The recent conflict in Israel raises security concerns, disrupting air travel and making flights too high-risk for several airlines to operate. Israeli airlines El Al, Israir, and Arkia added flights last week to bring home reservists, and continue to operate most of their flights as scheduled. What gives them the confidence to do so? Israel has been at the forefront of integrating anti-missile defense systems into its commercial aircraft fleet.
High-Risk Repatriation Flights From Israel
In times of crisis, commercial airlines step up wherever possible to transport passengers and emergency supplies. Even airlines eager to bring stranded nationals home from Israel have had to revise their plans out of concerns for flight security and the liabilities involved in high-risk flights. Last week, concerned over passenger safety and the safety of its crew, KLM Royal Dutch Airlines declined the Government’s request for a repatriation flight.
“We wanted to fulfill the request of the Netherlands Ministry of Foreign Affairs to repatriate Dutch citizens from Tel Aviv, on the condition that the flight could be operated safely. However, based on the most recent safety and security assessments of circumstances in Israel, we decided we could not operate the flight,” the airline stated.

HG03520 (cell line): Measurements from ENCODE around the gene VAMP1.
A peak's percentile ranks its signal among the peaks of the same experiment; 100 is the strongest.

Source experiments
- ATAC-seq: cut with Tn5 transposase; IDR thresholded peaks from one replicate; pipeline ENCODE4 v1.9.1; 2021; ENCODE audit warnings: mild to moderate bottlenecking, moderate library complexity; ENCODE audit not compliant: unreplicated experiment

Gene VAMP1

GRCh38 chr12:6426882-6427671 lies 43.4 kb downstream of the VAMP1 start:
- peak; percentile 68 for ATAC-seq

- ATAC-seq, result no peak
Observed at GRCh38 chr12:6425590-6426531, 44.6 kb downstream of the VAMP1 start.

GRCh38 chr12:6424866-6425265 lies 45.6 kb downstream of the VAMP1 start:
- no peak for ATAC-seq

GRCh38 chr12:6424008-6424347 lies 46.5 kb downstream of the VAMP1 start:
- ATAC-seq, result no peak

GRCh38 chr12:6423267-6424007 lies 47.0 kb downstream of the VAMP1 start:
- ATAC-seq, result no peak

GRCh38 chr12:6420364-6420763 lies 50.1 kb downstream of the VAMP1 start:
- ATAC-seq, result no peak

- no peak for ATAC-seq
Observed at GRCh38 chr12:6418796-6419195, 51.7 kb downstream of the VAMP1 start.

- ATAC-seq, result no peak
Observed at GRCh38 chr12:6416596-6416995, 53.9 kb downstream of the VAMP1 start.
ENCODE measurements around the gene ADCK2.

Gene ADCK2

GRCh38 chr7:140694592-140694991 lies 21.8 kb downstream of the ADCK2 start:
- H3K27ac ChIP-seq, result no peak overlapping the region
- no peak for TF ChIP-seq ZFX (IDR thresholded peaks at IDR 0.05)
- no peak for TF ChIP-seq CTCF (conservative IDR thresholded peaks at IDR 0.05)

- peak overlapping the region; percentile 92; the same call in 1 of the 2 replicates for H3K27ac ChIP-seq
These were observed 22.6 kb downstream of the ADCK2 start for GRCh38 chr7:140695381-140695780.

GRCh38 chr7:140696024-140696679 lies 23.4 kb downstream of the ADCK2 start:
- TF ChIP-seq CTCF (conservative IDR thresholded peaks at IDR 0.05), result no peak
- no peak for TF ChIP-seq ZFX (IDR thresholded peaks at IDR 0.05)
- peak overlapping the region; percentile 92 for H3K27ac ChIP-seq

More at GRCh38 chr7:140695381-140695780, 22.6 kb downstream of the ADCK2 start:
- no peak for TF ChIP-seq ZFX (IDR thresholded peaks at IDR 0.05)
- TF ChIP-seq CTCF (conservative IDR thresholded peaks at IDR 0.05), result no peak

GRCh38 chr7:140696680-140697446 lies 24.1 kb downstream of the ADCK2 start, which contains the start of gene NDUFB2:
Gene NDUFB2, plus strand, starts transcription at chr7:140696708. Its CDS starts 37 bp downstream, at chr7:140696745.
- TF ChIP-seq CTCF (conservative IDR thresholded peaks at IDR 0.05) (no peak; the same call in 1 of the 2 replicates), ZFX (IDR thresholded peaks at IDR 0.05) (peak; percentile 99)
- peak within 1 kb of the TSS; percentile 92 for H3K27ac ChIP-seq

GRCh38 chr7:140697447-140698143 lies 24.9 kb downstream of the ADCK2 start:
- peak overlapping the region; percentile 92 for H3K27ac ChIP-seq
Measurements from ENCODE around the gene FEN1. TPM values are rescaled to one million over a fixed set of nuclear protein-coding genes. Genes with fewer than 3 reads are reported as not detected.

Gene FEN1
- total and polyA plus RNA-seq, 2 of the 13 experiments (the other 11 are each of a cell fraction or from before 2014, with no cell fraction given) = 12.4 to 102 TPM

SWISS canceled two of its repatriation flights, scheduled for Saturday, on Friday of last week also citing security concerns. Norwegian, on the other hand, canceled its commercial flights but carried out three rescue flights to Israel on behalf of Norway’s Department of Foreign Affairs. The U.S. government is chartering flights to operate repatriation flights after U.S. carriers cancelled scheduled service.
The Genesis Of Anti-Missile Defense In Commercial Flight
Israel’s decision to integrate anti-missile defenses in commercial aircraft was precipitated by an alarming incident in 2002. En route in Kenya, an Israeli Arkia Boeing
MANPAD Threat To Aviation
The global proliferation of MANPADS seriously threatens commercial aviation and VIP aircraft. These transportable lethal weapons have become increasingly available to terrorists and non-state actors.
Around 20 countries have produced or have licenses to produce MANPADS or their components. The total number of MANPADS in the global inventory is difficult to estimate. The black market cost of MANPADS can range from a few hundred dollars to over one hundred thousand dollars.
The most common type of MANPADS is the first-generation infrared-homing system designed by the former Soviet Union known as the SA-7b. This is the type most terrorist groups hold, according to the U.S. Department of State. Non-state actors acquire MANPADS from gray and black markets, arms dealers, corrupt officials, and by other means.
The U.S. State Department has previously reported that 40 civilian aircraft had been hit by MANPADS since 1975. At the time of the report, in 2017, the weapons systems had caused about 28 crashes and more than 800 deaths worldwide. All of the incidents recorded took place in conflict zones, except the November 2002 incident in Mombasa that prompted Israel to look more closely at passenger plane security measures.
The first recorded incident on March 12, 1975, involved a Douglas C-54D-5-DC passenger airliner operated by Air Vietnam. A MANPADS system hit the aircraft, causing it to crash into Vietnamese territory. The crash killed all six crew members and 20 passengers.